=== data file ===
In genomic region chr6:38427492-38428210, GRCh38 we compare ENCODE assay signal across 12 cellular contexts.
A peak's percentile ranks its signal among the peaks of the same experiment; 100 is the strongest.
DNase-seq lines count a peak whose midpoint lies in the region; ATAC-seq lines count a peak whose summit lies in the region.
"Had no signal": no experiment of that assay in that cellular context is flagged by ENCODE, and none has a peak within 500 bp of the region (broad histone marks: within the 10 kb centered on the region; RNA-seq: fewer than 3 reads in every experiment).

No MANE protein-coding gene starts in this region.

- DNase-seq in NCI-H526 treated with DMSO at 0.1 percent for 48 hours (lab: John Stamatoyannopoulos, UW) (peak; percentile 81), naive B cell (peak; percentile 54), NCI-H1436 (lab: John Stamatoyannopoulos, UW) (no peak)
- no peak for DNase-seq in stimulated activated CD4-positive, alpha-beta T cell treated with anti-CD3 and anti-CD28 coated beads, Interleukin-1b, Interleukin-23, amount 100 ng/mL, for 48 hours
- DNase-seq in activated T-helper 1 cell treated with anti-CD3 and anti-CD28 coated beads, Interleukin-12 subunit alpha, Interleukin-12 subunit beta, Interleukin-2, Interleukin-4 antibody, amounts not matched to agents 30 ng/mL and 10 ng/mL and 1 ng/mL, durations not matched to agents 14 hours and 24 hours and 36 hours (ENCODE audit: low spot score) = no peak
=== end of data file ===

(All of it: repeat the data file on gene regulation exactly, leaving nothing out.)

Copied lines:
In genomic region chr6:38427492-38428210, GRCh38 we compare ENCODE assay signal across 12 cellular contexts.
A peak's percentile ranks its signal among the peaks of the same experiment; 100 is the strongest.
DNase-seq lines count a peak whose midpoint lies in the region; ATAC-seq lines count a peak whose summit lies in the region.
"Had no signal": no experiment of that assay in that cellular context is flagged by ENCODE, and none has a peak within 500 bp of the region (broad histone marks: within the 10 kb centered on the region; RNA-seq: fewer than 3 reads in every experiment).

No MANE protein-coding gene starts in this region.

- DNase-seq in NCI-H526 treated with DMSO at 0.1 percent for 48 hours (lab: John Stamatoyannopoulos, UW) (peak; percentile 81), naive B cell (peak; percentile 54), NCI-H1436 (lab: John Stamatoyannopoulos, UW) (no peak)
- no peak for DNase-seq in stimulated activated CD4-positive, alpha-beta T cell treated with anti-CD3 and anti-CD28 coated beads, Interleukin-1b, Interleukin-23, amount 100 ng/mL, for 48 hours
- DNase-seq in activated T-helper 1 cell treated with anti-CD3 and anti-CD28 coated beads, Interleukin-12 subunit alpha, Interleukin-12 subunit beta, Interleukin-2, Interleukin-4 antibody, amounts not matched to agents 30 ng/mL and 10 ng/mL and 1 ng/mL, durations not matched to agents 14 hours and 24 hours and 36 hours (ENCODE audit: low spot score) = no peak